Monthly Archives: March 2012

Observing for beauty

The Scientist does not study nature because it is useful to do so. He studies it because he takes pleasure in it; and he takes pleasure in it because it is beautiful.

– Jules Henri Poincare (fieldnotes from “Field Notes on Science and Nature”

Sociobiology

False theories die with disproof, but false data may live forever, or so my undergraduate advisor, Richard D. Alexander, told me. A single false fact can corrupt a dataset, a study, even a field. I remembered this as I counted the cells in wasp nest after wasp nest, patiently moving a dental mirror from one side to the other, nudging nighttime wasps aside so my cell count would be correct. I worked half the night in hot Brackenridge Field Laboratory meadows. After all, what would happen if it looked like there were fewer instead of more cells a few nights later?

Perhaps I need not have worried about those thousands of measurements, as accurate as I could make them with one, two, even three or four, counts on difficult nests. But I kept what Dick said in mind, ever aware of how devastating a false claim could be.

Fairly…

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Victor Weisskopf

What is beautiful in science is the same thing that is beautiful in Beethoven. There’s a fog of events and suddenly you see a connection. It expresses a complex of human concerns that goes deeply to you, that connects things that were always in you that were never put together before.

(fieldnotes from Sean B. Carroll’s “Endless Forms Most Beautiful”

A great resource for literary science writing!

Science Writing

We do have literary and narrative science writing before World War II: Rachel Carson, Joseph Mitchell, John Steinbeck, etc. After mid-century, the change from private to public science had enormous consequences, and one of those was the birth of science writing as a distinct field (Franklin).

There also was a change in literature at this same time, a proclaimed “death of fiction,” of the great novel. Some argue that nonfiction writers stepped in to fill the void: Truman Capote, Norman Mailer, Joan Didion, Tom Wolfe, Hunter S. Thompson. Meanwhile, John McPhee started writing for The New Yorker.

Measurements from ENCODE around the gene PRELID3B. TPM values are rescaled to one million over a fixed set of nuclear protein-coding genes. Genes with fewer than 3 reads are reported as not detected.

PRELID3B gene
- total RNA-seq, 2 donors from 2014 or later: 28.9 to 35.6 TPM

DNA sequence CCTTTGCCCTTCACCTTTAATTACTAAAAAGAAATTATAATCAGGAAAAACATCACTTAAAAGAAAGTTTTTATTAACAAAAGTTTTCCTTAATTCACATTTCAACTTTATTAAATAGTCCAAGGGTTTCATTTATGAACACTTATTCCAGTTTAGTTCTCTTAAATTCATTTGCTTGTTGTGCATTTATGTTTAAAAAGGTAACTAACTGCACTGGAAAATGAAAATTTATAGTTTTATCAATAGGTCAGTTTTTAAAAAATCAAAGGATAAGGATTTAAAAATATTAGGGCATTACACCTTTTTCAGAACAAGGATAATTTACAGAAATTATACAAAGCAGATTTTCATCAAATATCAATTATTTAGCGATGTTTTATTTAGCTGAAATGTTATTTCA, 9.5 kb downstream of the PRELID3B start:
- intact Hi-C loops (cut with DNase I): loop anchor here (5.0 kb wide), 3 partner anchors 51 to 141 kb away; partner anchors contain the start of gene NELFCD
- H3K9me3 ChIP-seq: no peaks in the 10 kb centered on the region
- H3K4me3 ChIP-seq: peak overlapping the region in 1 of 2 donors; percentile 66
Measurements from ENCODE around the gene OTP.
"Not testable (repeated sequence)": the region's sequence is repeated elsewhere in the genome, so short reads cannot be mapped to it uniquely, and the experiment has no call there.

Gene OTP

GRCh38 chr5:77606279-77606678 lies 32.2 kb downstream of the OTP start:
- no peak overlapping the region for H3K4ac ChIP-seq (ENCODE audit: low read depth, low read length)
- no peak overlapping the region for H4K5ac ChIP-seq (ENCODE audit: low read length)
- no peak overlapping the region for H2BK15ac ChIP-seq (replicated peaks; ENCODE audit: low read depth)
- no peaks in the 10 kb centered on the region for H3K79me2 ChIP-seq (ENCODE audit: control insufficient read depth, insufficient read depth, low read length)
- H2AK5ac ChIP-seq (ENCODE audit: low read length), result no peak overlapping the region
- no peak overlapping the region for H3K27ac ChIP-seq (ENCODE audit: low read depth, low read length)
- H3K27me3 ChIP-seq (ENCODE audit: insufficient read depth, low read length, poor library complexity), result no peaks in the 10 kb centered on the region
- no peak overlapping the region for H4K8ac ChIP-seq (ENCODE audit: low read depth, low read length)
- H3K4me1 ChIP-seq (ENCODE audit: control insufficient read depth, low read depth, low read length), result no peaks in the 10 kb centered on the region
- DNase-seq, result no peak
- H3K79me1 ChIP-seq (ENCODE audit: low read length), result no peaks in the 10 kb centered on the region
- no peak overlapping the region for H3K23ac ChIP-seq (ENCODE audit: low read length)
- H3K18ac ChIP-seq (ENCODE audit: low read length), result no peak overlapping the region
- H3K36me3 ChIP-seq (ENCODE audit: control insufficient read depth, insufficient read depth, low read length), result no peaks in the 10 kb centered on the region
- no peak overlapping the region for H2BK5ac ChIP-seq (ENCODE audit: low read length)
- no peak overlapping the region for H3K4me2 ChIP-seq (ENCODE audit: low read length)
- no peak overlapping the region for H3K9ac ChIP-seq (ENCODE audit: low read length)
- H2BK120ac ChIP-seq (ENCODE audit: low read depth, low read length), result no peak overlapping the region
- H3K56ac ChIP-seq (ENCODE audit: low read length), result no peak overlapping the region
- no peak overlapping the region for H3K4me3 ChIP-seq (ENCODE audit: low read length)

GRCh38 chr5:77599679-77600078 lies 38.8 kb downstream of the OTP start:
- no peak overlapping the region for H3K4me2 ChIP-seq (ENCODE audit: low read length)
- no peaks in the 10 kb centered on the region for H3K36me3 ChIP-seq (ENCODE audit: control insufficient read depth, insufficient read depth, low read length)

So, what is literary journalism, narrative, creative nonfiction, etc.? You can lump these together or tease them apart. In essence, the forms of writing are often said to “borrow the tools of fiction” to craft true stories. Others would argue that true stories are the original stories. Here are some elements that can…

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Compassion in Politics: Christian Social Entrepreneurship, Education Innovation, & Base of the Pyramid/BOP Solutions

Stephen J. Goulds Criticism of the Theory Evolutionary Psychology

Stephen J Gould’s criticism of evolutionary psychology is actually from the perspective of an evolutionist. He wrote a piece for the New York Review of Books in 1997 which became an exchange on the principles, assumptions, and problems of evolutionary psychology (Gould seems to be taking on Steven Pinkers work How the Mind Works along with other popular titles). Goulds thesis in “Darwininan Fundmentalism” is this:

Evolutionary psychology could, in my view, become a fruitful science by replacing its current penchant for narrow, and often barren, speculation with respect for the pluralistic range of available alternatives that are just as evolutionary in status, more probable in actual occurrence, and not limited to the blinkered view that evolutionary explanations must identify adaptation produced by natural selection.

Gould criticizes what he calls the Darwinian fundamentalists (aka evolutionary psychologists including Pinker et…

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